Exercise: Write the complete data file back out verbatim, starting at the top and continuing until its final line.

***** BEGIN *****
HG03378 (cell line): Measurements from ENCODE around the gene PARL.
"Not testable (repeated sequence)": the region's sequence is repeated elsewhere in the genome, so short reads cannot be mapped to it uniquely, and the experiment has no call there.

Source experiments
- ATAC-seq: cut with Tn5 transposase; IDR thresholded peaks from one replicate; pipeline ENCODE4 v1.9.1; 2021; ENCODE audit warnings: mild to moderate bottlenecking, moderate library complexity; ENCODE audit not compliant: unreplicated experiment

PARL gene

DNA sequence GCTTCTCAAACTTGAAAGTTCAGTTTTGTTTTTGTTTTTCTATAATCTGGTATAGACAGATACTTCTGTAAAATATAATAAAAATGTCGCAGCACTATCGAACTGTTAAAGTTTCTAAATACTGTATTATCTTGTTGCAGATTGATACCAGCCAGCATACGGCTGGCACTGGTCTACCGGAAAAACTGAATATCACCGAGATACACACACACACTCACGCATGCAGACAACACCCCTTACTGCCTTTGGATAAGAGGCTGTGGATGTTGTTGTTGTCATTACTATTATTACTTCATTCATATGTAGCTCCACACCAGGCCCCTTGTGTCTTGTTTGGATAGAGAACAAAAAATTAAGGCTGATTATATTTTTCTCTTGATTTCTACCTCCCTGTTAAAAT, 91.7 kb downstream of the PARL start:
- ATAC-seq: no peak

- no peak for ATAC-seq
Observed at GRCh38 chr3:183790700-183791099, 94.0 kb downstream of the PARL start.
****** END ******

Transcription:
HG03378 (cell line): Measurements from ENCODE around the gene PARL.
"Not testable (repeated sequence)": the region's sequence is repeated elsewhere in the genome, so short reads cannot be mapped to it uniquely, and the experiment has no call there.

Source experiments
- ATAC-seq: cut with Tn5 transposase; IDR thresholded peaks from one replicate; pipeline ENCODE4 v1.9.1; 2021; ENCODE audit warnings: mild to moderate bottlenecking, moderate library complexity; ENCODE audit not compliant: unreplicated experiment

PARL gene

DNA sequence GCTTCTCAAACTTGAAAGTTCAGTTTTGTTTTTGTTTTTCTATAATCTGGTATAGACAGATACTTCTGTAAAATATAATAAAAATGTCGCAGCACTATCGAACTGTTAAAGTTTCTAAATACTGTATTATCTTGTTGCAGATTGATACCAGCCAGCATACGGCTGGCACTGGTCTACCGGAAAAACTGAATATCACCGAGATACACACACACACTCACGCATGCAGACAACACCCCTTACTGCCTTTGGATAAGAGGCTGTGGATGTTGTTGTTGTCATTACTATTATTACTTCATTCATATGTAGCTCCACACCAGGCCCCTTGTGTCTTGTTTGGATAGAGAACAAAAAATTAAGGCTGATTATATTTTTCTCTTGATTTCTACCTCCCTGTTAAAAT, 91.7 kb downstream of the PARL start:
- ATAC-seq: no peak

- no peak for ATAC-seq
Observed at GRCh38 chr3:183790700-183791099, 94.0 kb downstream of the PARL start.